Building and designing a Japanese Bamboo Fence

My problems with a Japanese fence!

I plan to separate the Japanese garden from the rest of the garden by a traditional bamboo fence. The trouble maker here is our Labrador dog who loves scattering my carefully laid stones after "doing her duty"! So, she has to be banned I'm afraid!

A super book that goes into all the detail about designing and building bamboo fences is shown below. It contains some terrific photographs and step-by-step guides to building a number of traditional fences.

Isao Yoshikawa

My first purchase for the fence build is the Japanese black twine used to hold the pieces of the fence together. This imported from Japan by Japanese Garden Supplies.

The black palm fibre string used to make bamboo fences

I saw a number of fences while I was in Japan and I have decided to try and recreate the style shown below called "kinkakuji-gaki". All I have to do is now locate a good source of bamboo canes.

This is the fence design I will try and copy

This is my design. The final fence will have four sections
 

Bamboo can be obtained from the following sources in the UK:

My fencing trial - a bamboo handrail

As a trial to building the full fence I decided to build a bamboo handrail on the set of stairs going up to the patio. It turned out to be pretty straightforward by following the guidelines in the book for splitting bamboo and tying the knots.

The posts were cut-down fencing posts (28" high)

The two posts are held by four steel plates screwed to the steps

The bamboo uprights were chamfered and nailed to the handrail

Another bamboo was split and fitted near the bottom of the posts
(I think I'll be adding another horizontal bamboo near the top later)

A large diameter bamboo was split and screwed on either side of the handrail

A final length of half-bamboo was screwed to the top
(Ideally, the top length of bamboo needs to be a longer than the two
underneath)

The final step was applying the black rope

A close up of one of the "tambuchi" knots

March is on us and it's time to start building the man fence. I bought a number of 160mm diameter posts and banged them into the ground - their overall height is 800mm. I then screwed lengths of 1.5" by 1.5" wood to support the bamboo uprights. The gap will for a small gate. I screwed lengths of 1" by 3/4" wood underneath to attached the bamboo uprights. I bought 7 100mm and 40 60mm bamboos for this project. Evidently these are imported from China.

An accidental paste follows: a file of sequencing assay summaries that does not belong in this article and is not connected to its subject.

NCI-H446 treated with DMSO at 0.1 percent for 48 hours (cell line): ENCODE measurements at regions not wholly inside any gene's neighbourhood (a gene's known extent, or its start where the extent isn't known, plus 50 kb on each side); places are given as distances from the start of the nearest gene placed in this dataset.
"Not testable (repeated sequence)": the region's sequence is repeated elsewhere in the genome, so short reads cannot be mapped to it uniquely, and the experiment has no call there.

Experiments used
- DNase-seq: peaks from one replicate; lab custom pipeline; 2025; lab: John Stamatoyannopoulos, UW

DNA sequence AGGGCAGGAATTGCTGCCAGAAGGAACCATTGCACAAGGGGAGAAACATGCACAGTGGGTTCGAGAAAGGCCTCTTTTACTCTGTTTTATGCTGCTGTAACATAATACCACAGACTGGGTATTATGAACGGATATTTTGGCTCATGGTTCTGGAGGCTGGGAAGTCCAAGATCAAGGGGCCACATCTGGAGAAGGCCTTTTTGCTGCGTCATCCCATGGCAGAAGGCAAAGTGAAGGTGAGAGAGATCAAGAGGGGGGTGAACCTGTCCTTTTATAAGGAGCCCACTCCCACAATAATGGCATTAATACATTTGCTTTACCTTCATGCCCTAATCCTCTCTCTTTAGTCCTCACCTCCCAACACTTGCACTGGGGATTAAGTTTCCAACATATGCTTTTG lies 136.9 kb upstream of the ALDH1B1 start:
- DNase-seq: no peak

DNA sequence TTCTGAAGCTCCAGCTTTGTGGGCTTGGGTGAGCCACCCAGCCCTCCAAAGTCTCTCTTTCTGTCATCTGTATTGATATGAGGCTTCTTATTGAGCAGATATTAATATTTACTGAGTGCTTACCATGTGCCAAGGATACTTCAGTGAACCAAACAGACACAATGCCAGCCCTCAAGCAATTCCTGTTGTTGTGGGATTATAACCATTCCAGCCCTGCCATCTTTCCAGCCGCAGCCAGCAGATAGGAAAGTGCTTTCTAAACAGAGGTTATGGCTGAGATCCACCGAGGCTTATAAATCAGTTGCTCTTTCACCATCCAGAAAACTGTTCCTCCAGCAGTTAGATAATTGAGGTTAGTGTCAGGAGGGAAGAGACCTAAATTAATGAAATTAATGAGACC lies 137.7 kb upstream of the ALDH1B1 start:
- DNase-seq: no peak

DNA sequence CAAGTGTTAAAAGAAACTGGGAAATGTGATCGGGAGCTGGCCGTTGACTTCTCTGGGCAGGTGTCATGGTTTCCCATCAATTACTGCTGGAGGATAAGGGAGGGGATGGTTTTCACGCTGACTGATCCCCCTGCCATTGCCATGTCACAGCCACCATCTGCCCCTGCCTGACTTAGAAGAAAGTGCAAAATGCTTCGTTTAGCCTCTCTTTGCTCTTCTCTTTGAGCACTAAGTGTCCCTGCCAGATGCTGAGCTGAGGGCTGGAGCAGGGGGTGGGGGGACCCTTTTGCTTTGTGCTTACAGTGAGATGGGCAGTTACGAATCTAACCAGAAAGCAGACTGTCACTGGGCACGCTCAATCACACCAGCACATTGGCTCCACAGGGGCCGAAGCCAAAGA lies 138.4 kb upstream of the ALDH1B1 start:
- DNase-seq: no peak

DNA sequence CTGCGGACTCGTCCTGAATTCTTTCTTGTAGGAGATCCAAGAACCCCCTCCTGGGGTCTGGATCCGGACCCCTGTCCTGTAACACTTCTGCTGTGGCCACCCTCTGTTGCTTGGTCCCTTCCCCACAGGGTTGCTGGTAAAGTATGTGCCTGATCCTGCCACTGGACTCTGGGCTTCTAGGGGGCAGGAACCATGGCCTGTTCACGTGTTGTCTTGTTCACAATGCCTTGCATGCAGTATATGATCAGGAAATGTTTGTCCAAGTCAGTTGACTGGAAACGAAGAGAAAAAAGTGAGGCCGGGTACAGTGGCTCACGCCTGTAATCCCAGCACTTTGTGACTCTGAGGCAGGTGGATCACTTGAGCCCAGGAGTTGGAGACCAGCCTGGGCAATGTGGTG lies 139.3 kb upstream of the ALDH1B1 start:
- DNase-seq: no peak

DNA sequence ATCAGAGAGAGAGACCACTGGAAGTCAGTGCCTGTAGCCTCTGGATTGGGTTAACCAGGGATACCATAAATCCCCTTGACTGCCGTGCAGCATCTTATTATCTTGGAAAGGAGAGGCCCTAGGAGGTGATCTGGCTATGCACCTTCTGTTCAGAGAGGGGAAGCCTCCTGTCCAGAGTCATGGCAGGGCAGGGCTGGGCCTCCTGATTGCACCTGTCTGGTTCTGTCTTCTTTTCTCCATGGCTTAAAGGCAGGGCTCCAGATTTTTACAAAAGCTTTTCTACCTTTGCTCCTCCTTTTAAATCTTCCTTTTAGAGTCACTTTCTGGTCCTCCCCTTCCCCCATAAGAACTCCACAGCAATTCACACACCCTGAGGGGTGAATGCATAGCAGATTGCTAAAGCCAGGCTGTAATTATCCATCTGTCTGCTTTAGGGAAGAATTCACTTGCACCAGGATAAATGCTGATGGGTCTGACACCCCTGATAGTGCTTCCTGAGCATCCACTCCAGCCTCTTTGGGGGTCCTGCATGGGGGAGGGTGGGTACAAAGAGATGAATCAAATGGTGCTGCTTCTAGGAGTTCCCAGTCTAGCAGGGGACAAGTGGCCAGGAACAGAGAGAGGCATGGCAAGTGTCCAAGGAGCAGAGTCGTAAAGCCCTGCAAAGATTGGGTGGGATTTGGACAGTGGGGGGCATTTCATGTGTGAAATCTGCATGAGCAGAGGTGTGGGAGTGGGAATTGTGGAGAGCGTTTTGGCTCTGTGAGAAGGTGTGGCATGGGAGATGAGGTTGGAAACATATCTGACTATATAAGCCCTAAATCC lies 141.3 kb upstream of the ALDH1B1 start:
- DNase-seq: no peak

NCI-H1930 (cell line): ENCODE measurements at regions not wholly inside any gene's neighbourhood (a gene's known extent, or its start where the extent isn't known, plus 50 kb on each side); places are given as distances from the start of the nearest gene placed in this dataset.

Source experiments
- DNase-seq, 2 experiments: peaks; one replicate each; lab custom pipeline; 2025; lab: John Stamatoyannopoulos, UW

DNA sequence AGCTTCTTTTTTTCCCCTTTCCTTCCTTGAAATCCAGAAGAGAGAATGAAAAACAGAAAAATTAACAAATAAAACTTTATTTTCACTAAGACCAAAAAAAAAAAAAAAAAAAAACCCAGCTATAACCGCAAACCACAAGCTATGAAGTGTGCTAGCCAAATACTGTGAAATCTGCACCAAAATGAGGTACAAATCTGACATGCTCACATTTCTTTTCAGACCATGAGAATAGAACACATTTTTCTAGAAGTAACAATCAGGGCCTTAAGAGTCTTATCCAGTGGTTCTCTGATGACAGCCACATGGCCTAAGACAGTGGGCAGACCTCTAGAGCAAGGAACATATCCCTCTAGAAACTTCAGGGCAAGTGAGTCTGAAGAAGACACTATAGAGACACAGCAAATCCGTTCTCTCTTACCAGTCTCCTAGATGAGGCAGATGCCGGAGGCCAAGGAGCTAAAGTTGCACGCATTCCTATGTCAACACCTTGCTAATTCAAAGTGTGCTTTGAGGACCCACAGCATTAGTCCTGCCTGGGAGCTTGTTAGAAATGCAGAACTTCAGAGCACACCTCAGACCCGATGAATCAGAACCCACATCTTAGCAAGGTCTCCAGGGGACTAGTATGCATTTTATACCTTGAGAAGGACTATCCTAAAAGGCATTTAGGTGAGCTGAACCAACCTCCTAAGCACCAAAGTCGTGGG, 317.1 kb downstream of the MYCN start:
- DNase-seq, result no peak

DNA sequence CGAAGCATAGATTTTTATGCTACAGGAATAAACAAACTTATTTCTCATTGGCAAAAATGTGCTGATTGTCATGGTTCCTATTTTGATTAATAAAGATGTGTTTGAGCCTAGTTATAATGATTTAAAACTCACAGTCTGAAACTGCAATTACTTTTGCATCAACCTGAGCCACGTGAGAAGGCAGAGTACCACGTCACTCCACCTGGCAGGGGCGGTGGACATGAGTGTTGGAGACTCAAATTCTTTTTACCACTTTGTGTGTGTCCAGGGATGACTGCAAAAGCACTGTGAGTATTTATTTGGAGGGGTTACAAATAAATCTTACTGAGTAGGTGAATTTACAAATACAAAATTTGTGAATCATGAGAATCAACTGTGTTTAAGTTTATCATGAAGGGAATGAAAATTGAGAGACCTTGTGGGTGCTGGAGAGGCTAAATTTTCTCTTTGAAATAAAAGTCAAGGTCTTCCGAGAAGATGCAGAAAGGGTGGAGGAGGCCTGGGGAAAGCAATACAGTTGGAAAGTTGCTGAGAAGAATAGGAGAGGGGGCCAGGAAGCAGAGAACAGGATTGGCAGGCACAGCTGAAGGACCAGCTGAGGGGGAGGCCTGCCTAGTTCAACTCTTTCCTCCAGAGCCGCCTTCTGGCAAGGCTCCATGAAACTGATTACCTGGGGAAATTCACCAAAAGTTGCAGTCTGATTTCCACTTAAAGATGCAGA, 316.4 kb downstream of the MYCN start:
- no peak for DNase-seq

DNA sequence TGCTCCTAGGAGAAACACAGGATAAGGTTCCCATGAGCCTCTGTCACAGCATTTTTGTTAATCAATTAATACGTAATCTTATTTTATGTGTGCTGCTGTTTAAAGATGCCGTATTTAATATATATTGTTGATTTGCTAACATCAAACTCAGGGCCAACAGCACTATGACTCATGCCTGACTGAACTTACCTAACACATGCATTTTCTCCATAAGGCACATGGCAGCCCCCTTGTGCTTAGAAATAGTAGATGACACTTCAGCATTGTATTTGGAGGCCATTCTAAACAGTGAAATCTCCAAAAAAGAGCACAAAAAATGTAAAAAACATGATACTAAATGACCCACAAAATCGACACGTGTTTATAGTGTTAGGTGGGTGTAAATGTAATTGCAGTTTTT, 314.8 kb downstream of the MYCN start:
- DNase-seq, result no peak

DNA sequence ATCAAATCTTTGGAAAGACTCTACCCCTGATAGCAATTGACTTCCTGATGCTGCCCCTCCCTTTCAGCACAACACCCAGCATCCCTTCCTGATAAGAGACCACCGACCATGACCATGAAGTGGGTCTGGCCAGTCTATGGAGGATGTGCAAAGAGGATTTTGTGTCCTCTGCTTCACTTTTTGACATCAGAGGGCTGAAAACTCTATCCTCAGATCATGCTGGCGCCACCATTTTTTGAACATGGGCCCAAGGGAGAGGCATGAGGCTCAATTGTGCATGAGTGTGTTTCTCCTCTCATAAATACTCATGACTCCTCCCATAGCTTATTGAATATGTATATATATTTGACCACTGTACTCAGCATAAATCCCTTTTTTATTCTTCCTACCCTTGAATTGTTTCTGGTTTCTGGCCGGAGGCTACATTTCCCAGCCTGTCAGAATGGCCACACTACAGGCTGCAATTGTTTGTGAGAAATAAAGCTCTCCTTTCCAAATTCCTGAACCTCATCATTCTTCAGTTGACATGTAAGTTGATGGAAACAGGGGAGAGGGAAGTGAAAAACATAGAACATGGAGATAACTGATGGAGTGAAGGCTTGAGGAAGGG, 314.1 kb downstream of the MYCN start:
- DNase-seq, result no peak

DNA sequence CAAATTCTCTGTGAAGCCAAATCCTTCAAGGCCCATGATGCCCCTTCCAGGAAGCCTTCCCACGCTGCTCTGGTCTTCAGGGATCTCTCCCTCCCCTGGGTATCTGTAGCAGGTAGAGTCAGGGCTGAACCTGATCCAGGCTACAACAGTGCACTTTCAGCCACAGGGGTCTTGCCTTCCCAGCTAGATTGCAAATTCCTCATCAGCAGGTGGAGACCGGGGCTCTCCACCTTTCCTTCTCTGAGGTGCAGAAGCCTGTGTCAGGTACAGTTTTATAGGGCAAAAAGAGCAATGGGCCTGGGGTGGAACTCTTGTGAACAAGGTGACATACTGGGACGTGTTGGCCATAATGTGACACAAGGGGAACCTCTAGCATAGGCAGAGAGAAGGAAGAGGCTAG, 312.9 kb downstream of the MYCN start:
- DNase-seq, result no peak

The core of the fence

I cut the 2400mm long, 60mm diameter bamboo into four pieces, each of 720mm long and then cut a slot into one end using a band saw.

The slot in the top of all uprights

The slot would then be pushed over the bar screwed to the horizontal rail. The bamboo will then be screwed using two 1" screws from either side - not forgetting to drill holes beforehand to avoid splitting the bamboo. This arrangement was used to avoid the uprights touching the ground which I though would lead to them rotting very quickly.

The slot would then fit over length of wood screwed underneath the 1.5" by 1.5"
main bearer

The first four 60mm bamboo uprights screws to the bearer.

Splitting the 100mm bamboo

I used a cutting blade taken from a pair of shears and a lump hammer to split the bamboo down its length. Be careful with this exercises as it is very easy to get some painful splinters! Most of the bamboo ran true but one or two splits went significantly off-centre wasting half the bamboo.

Some of the split bamboo

Two lengths of the 100mm split bamboo were screwed to sides of the horizontal bearer making sure they convered the screws suspending the uprights.

Two split lengths of 100mm bamboo mounted on the posts

A third length of 100mm bamboo was then placed on top temporarily held in place with wire.

And the rest added...

Two further lengths of split 60mm bamboo were nailed in place. Due to differing diameters of cane, each half needed to be individually cut to length. A really fiddly job.

Followed by the two split lengths of 60mm bamboo per section.

The fun part starts with all the knots. I tried using gloves but it made the task rather difficult so the rough sizal string really made my hands sore. I won't explain here how to tie the knots as this is described very well in the book at the head of this page.

Let the knotting begin!

Pretty much finished now other than the gate.

Starting the landscaping and planting

The next fence behind the iris pond

The construction of the small fence

This fence used a 1m by 4m roll of bamboo slat fence bought from the local garden centre. With a little added baboo across the front and top it looks just the job!

The small fence blocking the view of the bonsai trees

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